University of Cambridge > > Department of Geography - main Departmental seminar series > "Miracles" on a Geographical Map': Geodetic Utopias and Cartographic Realism in the Soviet Union, 1920-1938

"Miracles" on a Geographical Map': Geodetic Utopias and Cartographic Realism in the Soviet Union, 1920-1938

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After 1917, the new Soviet leadership attributed an unprecedented importance to space as a factor which could make or break the new post-revolutionary state, and correspondingly to the role of spatial knowledge, planning and representation in the project of constructing socialism within Russia and, ultimately, across the borderless expanse of a single global polity. Firstly, the Bolshevik regime understood the power of cartography to affirm and propagate the ‘world-view’ and corresponding spatial visions in which it grounded its claims to legitimacy. Maps were to serve propaganda purposes: Walter Benjamin visiting Moscow in the winter of 1926 remarked that “the map is almost as close to becoming the centre of the new Russian iconic cult as Lenin’s portrait”. Secondly, the party and government leaderships recognized the crucial role that accurate spatial data played in the practical tasks of state-building and economic development. Maps were also to serve utilitarian purposes. As a consequence of its dual function, Soviet cartography bifurcated into two spheres: one concerned with spatial ‘myth-making’, the other with constructing a ‘scientific’ account of space. This paper explores the tensions which this duality produced within Soviet cartographic policy-making and practice during the 1920s and 1930s, and its fatal consequences for the civilian cartographic establishment during the 1937-38 ‘Great Terror’.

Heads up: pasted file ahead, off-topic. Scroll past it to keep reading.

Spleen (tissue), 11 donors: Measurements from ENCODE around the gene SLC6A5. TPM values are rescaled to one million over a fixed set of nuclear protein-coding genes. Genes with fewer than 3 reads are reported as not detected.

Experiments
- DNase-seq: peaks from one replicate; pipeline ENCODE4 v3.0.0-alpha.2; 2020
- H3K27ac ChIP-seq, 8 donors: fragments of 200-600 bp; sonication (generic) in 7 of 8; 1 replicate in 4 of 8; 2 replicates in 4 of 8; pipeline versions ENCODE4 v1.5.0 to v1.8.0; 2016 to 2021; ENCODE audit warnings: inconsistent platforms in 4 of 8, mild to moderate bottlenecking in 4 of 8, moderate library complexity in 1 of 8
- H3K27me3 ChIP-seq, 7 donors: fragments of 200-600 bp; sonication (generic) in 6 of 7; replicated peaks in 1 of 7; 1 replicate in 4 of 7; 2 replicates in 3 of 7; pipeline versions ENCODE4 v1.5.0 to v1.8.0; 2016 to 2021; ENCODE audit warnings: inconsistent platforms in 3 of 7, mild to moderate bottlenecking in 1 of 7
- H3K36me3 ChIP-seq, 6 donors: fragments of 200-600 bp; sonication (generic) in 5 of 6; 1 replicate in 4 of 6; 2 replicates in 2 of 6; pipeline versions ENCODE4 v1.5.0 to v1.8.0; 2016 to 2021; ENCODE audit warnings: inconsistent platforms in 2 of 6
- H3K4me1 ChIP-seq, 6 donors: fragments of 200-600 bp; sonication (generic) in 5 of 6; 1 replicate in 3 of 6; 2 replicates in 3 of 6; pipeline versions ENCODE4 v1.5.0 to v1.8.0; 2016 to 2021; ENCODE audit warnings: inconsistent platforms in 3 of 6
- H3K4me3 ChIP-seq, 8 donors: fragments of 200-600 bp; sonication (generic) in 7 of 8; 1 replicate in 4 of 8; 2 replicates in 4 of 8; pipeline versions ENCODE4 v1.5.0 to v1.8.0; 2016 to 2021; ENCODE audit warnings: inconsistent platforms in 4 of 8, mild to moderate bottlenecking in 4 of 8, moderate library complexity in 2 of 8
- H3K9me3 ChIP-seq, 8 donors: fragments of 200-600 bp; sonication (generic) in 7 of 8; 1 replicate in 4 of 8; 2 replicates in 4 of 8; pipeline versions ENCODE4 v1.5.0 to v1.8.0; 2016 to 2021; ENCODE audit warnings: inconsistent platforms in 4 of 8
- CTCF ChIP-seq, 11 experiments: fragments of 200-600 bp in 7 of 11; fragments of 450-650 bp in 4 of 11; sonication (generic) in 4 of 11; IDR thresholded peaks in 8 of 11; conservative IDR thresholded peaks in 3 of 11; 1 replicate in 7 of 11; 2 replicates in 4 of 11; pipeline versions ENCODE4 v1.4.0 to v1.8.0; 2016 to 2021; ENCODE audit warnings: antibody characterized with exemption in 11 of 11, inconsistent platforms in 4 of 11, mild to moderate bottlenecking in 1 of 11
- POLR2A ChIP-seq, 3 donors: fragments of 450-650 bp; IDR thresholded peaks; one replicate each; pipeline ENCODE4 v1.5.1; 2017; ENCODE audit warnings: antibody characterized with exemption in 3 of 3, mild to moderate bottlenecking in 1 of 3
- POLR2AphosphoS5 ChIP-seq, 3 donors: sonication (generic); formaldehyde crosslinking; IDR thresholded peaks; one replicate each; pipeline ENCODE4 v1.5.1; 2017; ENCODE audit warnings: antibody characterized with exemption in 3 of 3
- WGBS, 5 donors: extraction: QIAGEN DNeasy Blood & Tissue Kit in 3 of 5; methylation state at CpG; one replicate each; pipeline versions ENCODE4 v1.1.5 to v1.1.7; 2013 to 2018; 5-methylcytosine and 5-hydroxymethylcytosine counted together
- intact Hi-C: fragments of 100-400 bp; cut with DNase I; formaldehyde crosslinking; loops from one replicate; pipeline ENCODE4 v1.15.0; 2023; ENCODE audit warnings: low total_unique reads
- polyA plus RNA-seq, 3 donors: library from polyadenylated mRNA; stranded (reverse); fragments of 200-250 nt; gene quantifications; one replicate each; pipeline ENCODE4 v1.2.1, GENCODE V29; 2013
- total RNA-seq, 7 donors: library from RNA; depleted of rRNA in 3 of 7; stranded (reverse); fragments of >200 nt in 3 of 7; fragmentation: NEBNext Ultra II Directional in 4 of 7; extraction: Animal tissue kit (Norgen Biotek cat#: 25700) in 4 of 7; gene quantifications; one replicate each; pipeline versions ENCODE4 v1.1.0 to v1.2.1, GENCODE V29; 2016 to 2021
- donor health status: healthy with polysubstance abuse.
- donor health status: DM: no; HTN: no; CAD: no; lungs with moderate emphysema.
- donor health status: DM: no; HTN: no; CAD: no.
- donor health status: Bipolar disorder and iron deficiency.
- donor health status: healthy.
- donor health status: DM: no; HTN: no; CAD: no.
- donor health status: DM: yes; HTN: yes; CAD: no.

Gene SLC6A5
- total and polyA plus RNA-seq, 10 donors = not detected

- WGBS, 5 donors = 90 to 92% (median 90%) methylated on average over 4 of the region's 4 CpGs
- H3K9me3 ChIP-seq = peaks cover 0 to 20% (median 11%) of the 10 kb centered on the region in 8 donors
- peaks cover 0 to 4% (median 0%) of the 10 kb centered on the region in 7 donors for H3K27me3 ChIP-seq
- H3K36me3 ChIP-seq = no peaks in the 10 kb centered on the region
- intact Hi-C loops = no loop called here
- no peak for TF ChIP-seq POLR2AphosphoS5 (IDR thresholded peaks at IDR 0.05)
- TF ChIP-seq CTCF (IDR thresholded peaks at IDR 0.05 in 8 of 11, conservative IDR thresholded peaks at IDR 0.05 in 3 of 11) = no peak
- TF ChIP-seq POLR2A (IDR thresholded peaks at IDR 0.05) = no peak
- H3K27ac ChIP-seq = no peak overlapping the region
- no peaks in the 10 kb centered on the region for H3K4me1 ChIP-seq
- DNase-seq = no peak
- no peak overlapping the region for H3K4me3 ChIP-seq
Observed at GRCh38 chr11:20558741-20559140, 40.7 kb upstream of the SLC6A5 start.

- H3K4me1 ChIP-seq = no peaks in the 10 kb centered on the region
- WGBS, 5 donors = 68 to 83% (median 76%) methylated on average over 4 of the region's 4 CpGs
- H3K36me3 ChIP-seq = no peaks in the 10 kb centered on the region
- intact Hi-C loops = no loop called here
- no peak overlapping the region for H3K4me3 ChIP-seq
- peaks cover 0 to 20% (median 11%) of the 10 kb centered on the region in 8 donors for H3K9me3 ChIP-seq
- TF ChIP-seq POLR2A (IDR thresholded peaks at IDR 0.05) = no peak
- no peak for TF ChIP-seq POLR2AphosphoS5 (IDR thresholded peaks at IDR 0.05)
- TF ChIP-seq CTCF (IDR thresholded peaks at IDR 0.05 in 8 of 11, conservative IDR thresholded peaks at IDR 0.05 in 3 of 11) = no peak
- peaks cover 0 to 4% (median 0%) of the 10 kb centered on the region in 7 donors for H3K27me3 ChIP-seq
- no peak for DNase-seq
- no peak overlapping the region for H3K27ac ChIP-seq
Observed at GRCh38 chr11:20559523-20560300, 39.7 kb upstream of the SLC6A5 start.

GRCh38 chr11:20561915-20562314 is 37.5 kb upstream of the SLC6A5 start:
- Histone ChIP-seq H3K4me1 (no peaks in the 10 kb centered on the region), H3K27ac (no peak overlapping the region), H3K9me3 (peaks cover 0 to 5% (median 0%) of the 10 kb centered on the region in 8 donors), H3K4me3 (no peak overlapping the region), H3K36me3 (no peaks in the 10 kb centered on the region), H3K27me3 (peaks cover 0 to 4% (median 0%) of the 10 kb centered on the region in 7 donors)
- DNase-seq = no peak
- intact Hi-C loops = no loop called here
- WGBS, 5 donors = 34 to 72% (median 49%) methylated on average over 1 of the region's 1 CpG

This talk is part of the Department of Geography - main Departmental seminar series series.

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